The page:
There’s something to be said for watching movies to help you get through a particularly tough day.
When you’re feeling particularly stressed, the right movie can completely change your mindset.
Some films help you escape for a little while, some make you smile, some are so heartbreaking that it’s cathartic, and others rest somewhere in between.
Whether you need a somber film that’s ultimately hopeful, or something that will make you laugh, there’s almost always the perfect movie for you. Here are a few de-stressing movies to get you started.
This classic movie from 1968 is great if you want to laugh until your sides ache. Zero Mostel and Gene Wilder play the two main characters and this golden comedy pairing is impossible to beat.
This animated tale about the inner workings of a young girl’s mind is surprisingly apt for its Disney label. Touching on themes of loneliness, anger, sadness, and pure joy, its bright setting and uplifting story will definitely lift your spirits. And it shares important lessons for mental wellness: that crying is helpful, other people make tough emotions easier, and letting it out is the best way to feel better.
Possibly one of Matthew Broderick’s most popular movies, Ferris Bueller’s Day Off really captures the earnestness, hilarity, and questions about the future common for any high school senior. The series of hilarious hijinks as a group of teens explore Chicago will keep you grinning.
This French film is everything that a person looking for a quietly happy film is looking for. Quirky and a little goofy, this story about a young woman looking for love and trying to improve the lives of people around her is smart, funny, and out of the ordinary.
Although it’s hard to believe that Reese Witherspoon is not popular everywhere she goes, her character in the hugely funny Legally Blonde tackles not fitting in with her Harvard law classmates with style, grace, and her famous bend and snap.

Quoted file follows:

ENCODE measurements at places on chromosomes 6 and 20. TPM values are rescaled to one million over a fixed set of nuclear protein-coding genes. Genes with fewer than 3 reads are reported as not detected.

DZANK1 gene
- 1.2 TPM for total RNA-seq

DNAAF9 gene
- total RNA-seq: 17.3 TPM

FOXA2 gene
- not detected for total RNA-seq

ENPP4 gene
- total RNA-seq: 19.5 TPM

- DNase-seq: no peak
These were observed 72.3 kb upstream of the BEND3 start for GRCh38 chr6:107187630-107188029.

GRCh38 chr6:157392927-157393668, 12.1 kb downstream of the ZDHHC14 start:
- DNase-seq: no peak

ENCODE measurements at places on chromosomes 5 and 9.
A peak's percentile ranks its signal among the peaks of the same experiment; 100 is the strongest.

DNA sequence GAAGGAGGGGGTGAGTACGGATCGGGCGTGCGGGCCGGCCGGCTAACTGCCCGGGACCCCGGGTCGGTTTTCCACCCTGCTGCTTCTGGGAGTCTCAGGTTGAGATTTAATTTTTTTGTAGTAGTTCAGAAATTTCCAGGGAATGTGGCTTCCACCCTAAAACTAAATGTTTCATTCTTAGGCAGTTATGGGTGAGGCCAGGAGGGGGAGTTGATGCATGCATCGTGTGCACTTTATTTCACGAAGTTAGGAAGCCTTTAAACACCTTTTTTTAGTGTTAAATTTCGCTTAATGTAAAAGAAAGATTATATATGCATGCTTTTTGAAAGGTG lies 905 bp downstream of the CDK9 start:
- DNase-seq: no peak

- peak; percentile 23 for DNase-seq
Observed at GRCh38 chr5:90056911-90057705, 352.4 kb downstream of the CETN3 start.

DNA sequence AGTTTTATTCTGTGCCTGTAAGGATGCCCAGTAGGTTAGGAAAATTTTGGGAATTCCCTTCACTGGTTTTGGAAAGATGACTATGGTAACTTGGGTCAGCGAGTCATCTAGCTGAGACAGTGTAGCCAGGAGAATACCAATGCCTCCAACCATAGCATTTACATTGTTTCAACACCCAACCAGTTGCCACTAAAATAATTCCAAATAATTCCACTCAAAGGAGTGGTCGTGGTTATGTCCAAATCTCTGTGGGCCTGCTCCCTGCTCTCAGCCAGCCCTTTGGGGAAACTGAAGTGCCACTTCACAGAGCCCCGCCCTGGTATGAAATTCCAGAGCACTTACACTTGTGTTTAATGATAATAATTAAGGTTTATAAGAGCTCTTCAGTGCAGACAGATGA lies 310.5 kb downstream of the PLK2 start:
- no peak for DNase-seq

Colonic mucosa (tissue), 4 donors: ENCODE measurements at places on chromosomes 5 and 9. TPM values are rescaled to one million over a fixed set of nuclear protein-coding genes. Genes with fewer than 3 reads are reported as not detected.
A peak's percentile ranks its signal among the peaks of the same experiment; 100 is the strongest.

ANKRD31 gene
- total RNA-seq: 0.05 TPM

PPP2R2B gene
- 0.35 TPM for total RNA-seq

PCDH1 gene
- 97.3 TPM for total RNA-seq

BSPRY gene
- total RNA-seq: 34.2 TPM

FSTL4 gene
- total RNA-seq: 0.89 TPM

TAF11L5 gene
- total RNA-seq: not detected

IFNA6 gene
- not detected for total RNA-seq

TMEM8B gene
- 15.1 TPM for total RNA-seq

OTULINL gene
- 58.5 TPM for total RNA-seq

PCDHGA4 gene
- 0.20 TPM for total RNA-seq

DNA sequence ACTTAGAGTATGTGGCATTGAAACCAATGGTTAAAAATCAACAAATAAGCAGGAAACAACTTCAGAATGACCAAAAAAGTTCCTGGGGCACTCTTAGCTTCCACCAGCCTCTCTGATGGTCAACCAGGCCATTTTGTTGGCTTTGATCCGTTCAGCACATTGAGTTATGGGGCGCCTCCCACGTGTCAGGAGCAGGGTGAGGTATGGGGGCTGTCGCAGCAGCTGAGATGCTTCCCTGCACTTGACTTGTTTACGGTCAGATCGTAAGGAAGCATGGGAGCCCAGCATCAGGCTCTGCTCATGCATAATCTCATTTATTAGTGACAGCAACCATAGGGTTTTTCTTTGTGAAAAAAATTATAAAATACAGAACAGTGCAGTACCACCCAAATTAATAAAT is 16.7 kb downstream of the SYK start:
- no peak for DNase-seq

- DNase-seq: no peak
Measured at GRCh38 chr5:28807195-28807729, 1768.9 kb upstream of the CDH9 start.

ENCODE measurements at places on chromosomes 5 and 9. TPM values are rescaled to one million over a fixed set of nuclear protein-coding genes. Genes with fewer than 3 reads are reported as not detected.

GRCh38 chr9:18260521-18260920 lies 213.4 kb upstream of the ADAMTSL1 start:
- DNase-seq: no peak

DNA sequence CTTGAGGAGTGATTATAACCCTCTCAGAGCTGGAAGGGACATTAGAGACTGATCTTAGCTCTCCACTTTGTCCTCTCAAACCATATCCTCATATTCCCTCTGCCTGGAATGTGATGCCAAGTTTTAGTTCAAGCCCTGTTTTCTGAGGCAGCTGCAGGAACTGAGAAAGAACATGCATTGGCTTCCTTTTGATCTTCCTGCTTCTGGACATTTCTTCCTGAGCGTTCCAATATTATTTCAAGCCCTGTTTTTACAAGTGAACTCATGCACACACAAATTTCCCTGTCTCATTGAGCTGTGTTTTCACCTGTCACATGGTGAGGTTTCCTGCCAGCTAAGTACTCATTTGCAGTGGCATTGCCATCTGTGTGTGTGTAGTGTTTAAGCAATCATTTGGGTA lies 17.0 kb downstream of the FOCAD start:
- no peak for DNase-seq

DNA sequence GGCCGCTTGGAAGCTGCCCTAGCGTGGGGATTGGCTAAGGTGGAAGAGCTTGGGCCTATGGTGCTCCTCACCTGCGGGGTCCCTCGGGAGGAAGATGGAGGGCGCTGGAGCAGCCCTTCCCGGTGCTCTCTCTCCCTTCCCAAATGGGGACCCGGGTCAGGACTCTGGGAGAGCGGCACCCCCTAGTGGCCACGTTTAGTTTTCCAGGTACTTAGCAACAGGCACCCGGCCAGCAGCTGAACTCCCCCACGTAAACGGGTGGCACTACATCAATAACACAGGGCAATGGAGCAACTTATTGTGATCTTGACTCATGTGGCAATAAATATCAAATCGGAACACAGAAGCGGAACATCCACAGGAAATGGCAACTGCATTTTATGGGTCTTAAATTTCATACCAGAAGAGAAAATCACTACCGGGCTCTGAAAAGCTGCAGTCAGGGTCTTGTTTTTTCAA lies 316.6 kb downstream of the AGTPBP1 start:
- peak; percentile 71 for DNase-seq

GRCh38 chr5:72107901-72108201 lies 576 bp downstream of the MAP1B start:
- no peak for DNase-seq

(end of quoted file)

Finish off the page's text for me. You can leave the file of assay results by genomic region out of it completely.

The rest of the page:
This one’s for the action/adventure lovers out there who are looking for a star-studded, hilarious joyride of a film. The tale of a big Vegas heist, Ocean’s Eleven is stylish, fast-paced, and just a lot of fun for anyone trying to forget their problems for a while.
If you’re looking for a bit of nostalgia, it’s hard to beat this story of the Jamaican bobsled team competing at the Winter Olympics. This Disney classic is full of slapstick and funny pratfalls, while sticking to the hopeful story of underdogs coming out on top.
Robin Williams can always be trusted to give his audiences a laugh. The magical late actor stars in this charming comedy about two gay men in Palm Beach, Florida who pretend to be a conventional family. The best part is, the movie has a lot of heart that adds authenticity to its characters instead of turning them into caricatures.
Sometimes, you just want a simple romantic comedy to round out a tough day. When Harry Met Sally is the rom-commiest of rom-coms, whisking audiences away into its attempt to answer the question of if men and women can be platonic friends.
One of the best book-to-movie adaptations of all time, Matilda takes Roald Dahl’s children’s classic and brings it to life. Light, funny, and hopeful, the purity and spirit in this story of a neglected child discovering magic powers is truly timeless.
This Japanese film is an all-encompassing escape. Combining gorgeous animation, traditional Japanese mythology, and the delicate magic touch of its director Hayao Miyazaki, this film lifts you out of reality if only for a couple of hours.
Another strong book-to-film adaptation, The Perks of Being a Wallflower shows deep understanding of PTSD and depression while still showing us how beautiful life can be.
Darkly funny and saturated with Bradley Cooper and Jennifer Lawrence’s chemistry, this film dives into living with mental illness and effective and ineffective coping mechanisms, all while balancing a deep-seated sadness with a sincere sense of joy.
Ghost World’s treatment of the main character’s depression as just a part of her character, and not her main trait, can give a sense of hope when it feels like you are becoming defined by mental illness.